But a run of two wins (Brands Hatch and his home race in Austria) from the next three races, coupled with a close second to Prost in Germany, swung the momentum decisively in Lauda’s favour. Prost suffered gearbox failure while leading the British GP and spun out of second place in Austria, where Lauda took the lead from Piquet’s Brabham and held on to win despite losing fourth gear in the closing stages.
Lauda assumed the championship lead for good after that race. Prost closed to within half a point by winning from Lauda next time out at Zandvoort, but a crucial win for Lauda at Monza (with a slipped disc!) as Prost suffered engine failure early on left Lauda firmly in command with only two races left.
Niki Lauda, McLaren MP42 TAG Porsche takes the chequered
Photo by: Motorsport Images
A silly mistake while attempting to lap Mauro Baldi’s Spirit during the European GP at the Nurburgring consigned Lauda to fourth as Prost won for the third time in five races, so they headed to the season finale in Portugal separated by just 3.5 points. But this is where Lauda’s championship nous, allied to a bit of good old fashioned luck, paid off.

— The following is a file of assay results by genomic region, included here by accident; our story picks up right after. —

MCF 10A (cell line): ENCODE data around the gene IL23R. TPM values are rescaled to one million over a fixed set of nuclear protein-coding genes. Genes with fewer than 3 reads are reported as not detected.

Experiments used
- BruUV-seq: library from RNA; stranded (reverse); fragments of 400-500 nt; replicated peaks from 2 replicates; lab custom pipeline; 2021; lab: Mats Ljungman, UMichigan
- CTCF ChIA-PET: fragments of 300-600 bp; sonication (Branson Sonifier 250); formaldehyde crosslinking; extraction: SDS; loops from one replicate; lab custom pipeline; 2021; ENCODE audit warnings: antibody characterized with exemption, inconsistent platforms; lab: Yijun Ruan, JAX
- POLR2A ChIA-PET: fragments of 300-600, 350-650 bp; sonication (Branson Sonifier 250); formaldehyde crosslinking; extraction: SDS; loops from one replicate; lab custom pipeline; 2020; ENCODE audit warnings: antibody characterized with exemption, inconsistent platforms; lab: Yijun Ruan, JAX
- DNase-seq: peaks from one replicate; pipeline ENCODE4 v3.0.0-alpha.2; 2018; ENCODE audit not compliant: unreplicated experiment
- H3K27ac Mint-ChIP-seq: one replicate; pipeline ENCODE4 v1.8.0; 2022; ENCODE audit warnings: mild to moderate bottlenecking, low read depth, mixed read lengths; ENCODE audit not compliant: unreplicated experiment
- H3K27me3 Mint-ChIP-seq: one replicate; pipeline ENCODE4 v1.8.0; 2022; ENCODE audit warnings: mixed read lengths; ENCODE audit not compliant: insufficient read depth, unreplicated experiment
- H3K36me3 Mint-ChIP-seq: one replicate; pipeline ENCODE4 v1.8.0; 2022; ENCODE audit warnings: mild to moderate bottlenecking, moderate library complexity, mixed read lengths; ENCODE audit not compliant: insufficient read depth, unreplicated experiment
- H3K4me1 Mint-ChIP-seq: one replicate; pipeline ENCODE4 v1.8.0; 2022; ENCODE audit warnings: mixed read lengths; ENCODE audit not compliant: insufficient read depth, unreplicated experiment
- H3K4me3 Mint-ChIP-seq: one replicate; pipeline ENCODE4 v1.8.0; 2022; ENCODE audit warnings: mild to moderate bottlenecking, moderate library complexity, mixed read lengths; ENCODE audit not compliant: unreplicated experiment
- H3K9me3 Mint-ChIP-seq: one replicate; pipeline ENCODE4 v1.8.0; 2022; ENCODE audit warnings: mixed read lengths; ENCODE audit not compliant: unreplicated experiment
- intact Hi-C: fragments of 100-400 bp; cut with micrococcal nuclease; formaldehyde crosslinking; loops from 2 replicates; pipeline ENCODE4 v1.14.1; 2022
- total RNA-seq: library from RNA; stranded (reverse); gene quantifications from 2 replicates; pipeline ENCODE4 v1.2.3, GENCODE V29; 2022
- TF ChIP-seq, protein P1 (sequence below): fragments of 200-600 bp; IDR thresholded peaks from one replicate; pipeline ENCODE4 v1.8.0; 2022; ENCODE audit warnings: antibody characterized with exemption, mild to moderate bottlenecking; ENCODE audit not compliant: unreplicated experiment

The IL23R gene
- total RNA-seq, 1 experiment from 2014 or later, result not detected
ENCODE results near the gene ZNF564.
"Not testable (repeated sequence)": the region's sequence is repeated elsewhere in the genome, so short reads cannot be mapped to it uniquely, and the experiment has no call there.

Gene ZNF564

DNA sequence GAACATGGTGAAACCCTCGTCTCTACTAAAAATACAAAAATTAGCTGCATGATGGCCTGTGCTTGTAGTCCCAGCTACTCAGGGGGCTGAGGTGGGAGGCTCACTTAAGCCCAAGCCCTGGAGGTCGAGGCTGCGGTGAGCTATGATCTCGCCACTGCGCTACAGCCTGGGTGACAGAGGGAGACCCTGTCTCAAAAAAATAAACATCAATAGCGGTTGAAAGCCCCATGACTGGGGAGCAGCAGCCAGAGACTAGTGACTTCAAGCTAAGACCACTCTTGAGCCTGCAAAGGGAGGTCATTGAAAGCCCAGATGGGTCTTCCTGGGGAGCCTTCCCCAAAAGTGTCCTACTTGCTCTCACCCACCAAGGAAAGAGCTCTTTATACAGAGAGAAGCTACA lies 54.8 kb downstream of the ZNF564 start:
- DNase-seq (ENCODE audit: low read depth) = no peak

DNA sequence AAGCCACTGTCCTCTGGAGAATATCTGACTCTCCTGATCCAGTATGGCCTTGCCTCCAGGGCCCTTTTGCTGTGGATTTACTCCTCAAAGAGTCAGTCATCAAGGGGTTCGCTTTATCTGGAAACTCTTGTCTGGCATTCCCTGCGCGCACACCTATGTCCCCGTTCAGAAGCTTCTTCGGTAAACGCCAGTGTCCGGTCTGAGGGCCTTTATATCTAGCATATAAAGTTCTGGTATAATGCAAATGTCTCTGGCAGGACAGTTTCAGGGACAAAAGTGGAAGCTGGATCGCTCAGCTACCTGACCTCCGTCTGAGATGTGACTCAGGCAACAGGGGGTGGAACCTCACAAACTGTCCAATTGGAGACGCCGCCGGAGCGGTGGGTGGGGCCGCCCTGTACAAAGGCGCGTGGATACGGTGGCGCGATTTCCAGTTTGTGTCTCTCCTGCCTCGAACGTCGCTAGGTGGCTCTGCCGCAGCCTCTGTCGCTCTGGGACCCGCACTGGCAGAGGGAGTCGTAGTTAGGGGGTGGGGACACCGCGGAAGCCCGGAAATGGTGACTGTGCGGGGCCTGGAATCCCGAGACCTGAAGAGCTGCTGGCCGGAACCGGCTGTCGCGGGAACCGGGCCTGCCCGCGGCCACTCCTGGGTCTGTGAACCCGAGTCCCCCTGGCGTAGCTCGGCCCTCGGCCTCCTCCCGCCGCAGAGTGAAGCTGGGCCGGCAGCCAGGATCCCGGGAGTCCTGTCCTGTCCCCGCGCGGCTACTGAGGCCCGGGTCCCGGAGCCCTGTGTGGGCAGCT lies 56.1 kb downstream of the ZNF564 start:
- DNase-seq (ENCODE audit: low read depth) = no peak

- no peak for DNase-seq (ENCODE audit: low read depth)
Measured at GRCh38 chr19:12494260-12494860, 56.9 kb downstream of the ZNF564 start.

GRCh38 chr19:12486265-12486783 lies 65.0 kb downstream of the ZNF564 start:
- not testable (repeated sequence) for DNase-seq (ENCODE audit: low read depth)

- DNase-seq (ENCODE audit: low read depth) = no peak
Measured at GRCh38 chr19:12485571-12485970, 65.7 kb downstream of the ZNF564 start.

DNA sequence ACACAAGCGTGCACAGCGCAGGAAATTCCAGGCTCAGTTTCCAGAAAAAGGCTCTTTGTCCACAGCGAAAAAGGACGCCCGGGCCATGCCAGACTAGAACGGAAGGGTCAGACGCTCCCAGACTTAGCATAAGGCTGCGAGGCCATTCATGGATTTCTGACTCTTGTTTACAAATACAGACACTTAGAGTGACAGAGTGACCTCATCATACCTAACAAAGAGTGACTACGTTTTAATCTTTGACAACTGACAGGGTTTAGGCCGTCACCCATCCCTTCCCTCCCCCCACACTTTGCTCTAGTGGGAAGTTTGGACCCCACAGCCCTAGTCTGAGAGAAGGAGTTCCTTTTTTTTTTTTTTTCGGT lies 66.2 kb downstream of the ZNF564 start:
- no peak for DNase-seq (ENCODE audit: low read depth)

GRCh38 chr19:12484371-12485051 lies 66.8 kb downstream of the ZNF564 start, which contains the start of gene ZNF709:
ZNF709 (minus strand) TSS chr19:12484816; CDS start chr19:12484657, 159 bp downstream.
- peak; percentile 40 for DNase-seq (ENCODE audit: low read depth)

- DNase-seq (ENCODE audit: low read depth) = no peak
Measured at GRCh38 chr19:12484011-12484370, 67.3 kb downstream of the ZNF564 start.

“When you have a fight with your own teammate like this you watch him, so you play any game you can do to understand what he’s doing,” Lauda says. “Because the worst thing for a driver is if the same guy in the same team is fighting for the championship. If it’s somebody else, no problem. If both cars are the same, then there’s not much you can do.
“[The] pole position [battle] I was nowhere [11th on the grid; Prost was second to Piquet], so for him it was quite an easy race [in theory]. He seemed nervous that day in the morning, so we played our normal games – winding him up, up, up!